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This documentation is transcluded from Template:Strong/doc.



The {{em}} and {{strong}} templates makes it faster and easier to apply HTML's ‎<em>...‎</em> emphasis and ‎<strong>...‎</strong> strong emphasis markup (respectively) to text, and more importantly to indicate to human and bot editors they should not use ''...'' or ‎<i>...‎</i> typographic italicization, or '''...''' or ‎<b>...‎</b> typographical boldfacing (respectively) to replace the intentional and semantically meaningful ‎<em> or ‎<strong>. Emphasis is usually rendered visually in an italic (oblique a.k.a. slanted) typeface by default on graphical browsers, and strong emphasis by boldface, but can be parsed and acted upon in customizable ways with style sheets, apps, and text-to-speech screen readers. It is said to be semantic markup, i.e. markup that conveys meaning or context, not just visual appearance.

Simple italicizing and boldfacing is purely typographic and is semantically meaningless. Non-semantic italics are most often used for titles of publications (books, films, albums, etc.), foreign words and phrases, words as words (when quotation marks are not used for that purpose), names of ships, scientific names of organisms and other cases where stylistic conventions demand italics, but they convey no sense of emphasis. Similarly, non-semantic boldface is conventionally used for things like section headings, table headers, and other circumstances where a thicker font is desired, without indicating that anything is being contextually stressed (like the word "stressed" in this sentence). The average reader, and average editor, do not and need not care about this distinction most of the time, but it can be important and editors who understand it can use this template as a baseline insurance against accidental or careless replacement by bots and human editors.


{{em|text to be emphasized}}

or, if the text to be emphasized contains an equals sign:

{{em|1=text to be emphasized}}

These both render as:

text to be emphasized

This template puts intentional and explicit ‎<em>...‎</em> (emphasis) [X]HTML markup around the text provided as the first parameter. It is safest to always use the |1= syntax.

The {{strong}} version of the template works the same way.

Optional parameters


Advanced HTML values can be passed through the template to the HTML code:

  • |role= takes a WAI-ARIA role; adds role="rolename" to the HTML code
  • |class= takes a class name (or multiple class names, separated by spaces); adds class="classname[s]" to the HTML code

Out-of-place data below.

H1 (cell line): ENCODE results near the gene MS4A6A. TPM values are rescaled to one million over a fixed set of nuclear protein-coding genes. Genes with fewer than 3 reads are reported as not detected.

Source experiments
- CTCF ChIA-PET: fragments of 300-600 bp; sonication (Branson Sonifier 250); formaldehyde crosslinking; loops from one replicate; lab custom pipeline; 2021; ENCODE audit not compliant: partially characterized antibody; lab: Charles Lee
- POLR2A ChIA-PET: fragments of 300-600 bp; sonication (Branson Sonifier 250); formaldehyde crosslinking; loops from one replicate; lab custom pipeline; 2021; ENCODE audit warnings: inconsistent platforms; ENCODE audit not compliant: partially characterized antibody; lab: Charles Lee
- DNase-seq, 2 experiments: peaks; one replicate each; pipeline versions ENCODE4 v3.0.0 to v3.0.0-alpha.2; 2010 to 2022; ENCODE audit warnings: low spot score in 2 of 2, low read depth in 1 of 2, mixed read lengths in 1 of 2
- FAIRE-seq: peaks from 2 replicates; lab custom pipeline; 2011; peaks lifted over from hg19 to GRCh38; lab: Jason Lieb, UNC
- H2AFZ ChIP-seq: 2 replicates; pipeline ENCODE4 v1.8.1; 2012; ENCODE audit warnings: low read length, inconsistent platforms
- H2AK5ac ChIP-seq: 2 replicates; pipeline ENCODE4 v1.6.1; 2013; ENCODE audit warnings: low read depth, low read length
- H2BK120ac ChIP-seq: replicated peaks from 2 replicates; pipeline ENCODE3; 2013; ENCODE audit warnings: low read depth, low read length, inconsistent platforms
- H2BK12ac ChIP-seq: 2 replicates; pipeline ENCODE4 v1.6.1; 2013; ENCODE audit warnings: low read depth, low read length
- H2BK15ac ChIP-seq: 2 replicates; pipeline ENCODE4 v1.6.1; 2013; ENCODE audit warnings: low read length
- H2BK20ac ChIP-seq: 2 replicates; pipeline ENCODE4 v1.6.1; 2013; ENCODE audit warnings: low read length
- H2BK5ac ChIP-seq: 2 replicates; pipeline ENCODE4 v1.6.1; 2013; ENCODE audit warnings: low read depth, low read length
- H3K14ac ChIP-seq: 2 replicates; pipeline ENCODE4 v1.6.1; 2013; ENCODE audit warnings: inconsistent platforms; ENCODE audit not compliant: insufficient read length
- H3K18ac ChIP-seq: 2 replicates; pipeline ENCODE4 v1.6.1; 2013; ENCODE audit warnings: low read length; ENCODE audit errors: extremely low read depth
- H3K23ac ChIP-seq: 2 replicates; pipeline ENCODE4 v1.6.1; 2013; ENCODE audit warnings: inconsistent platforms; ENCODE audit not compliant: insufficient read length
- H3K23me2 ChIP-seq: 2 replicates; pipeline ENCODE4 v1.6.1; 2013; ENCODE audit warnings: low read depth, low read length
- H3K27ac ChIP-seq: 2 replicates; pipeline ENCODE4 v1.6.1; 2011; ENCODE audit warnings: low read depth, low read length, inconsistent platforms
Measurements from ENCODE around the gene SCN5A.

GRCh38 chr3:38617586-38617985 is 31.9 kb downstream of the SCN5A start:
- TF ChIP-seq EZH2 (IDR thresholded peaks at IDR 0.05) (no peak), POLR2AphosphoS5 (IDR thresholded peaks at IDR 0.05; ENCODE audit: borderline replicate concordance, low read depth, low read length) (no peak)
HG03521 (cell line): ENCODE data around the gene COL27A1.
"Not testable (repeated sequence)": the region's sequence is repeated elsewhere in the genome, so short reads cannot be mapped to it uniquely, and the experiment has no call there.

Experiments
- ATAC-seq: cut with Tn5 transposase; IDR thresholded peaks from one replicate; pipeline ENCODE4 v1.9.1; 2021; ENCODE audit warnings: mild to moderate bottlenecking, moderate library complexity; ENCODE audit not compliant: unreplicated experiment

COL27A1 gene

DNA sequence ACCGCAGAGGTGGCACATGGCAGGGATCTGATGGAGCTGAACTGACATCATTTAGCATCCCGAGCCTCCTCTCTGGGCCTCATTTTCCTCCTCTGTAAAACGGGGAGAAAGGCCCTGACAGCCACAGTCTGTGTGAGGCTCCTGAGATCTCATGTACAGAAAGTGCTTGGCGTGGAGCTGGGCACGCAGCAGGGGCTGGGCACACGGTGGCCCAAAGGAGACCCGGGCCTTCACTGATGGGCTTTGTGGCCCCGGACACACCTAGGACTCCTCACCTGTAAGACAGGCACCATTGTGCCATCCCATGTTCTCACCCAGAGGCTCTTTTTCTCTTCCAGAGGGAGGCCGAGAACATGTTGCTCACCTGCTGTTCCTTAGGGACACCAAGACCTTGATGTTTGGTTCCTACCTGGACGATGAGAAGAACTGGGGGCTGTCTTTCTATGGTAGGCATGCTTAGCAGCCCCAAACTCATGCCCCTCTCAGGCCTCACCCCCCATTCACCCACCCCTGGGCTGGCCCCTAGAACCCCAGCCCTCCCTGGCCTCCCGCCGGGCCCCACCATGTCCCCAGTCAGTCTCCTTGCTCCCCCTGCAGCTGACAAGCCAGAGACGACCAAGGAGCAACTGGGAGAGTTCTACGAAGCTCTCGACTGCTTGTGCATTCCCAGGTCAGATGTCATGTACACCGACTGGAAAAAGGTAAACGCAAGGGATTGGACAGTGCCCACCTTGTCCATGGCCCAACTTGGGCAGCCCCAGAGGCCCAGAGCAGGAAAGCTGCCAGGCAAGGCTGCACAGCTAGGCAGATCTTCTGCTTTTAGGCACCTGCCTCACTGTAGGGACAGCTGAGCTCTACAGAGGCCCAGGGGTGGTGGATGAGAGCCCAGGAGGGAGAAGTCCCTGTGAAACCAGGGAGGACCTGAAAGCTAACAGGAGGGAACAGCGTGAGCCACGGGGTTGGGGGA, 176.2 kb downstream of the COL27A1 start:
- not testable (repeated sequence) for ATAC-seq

• |style= takes inline CSS input; adds style="CSS directive[s]" to the HTML code
  • |id= takes a valid, unique HTML id (must begin with an alphabetic letter); adds id="name" to the HTML code
  • |title= takes text, which cannot be marked up in any way, and displays it as a pop-up "tooltip" (in most browsers) when the cursor hovers over the span

Use cases


This template is made to mildly emphasize (or in the case of {{strong}} more strongly emphasize) an important word or phrase in a passage, in a way that is (unlike simply italicizing or bolding it) semantically meaningful markup. With this technique, the emphasized text stands out from the rest of the nearby text in most if not all visual browsers and some text-to-speech screen readers (which usually ignore purely typographic italicization), without strongly affecting scannability. It can also be parsed by user agents and other software as definitively indicating emphasis, not just some typographic boldface effect for appearance's sake. It should therefore only be used sparingly in articles, to highlight something being stressed (e.g., to represent strong vocal emphasis). Example:

  • "Contrary to reports, she was {{em|not}} dead after all."
    "Contrary to reports, she was not dead after all."

{{Em}} is also occasionally used for disambiguation, e.g. between two adjacent but different uses of the same word or homonym ("What it is is a kind of custard."), but this usage is not often encyclopedic and can (when not found in a direct quotation) usually be rewritten to avoid the awkward construction.

{{Strong}} emphasis should be used even more sparingly, and on this site is primarily for use in user space and in internal notices/warnings.

When this template should not be used


Because {{em}} and {{strong}} are strictly for semantic (meaningful) emphasis, they should not be used for layout, typography conventions (titles, foreign words, headings, etc.), and other cases that are not true emphasis. In these different cases, italics wikicode ''...'' (which resolves to ‎<i>...‎</i> in the browser or other user agent; similarly with '''...''' and ‎<b>...‎</b>) should be used instead (or special markup for a particular case, such as {{var|...}} or ‎<var>...‎</var> for variables in computer science and mathematics – also usually rendered as italic in graphical browsers). The templates should also not be used when the text to which one would be applied is already italicized/boldfaced for some other reason (e.g., it is part of a italic book title or is a boldfaced table header). In cases where emphasis is needed within such a context, {{strong}} inside the italic passage, or {{em}} inside the boldfaced one. Usually avoid using either template in non-quoted sentences that end in an exclamation point, which is already emphasis enough. And it is usually excessive to use either template on terms that are already wikilinked, since the link markup acts as a form of emphasis itself.

  • "The New York Times is an American daily newspaper." This example should use ''The New York Times'' – just plain italics.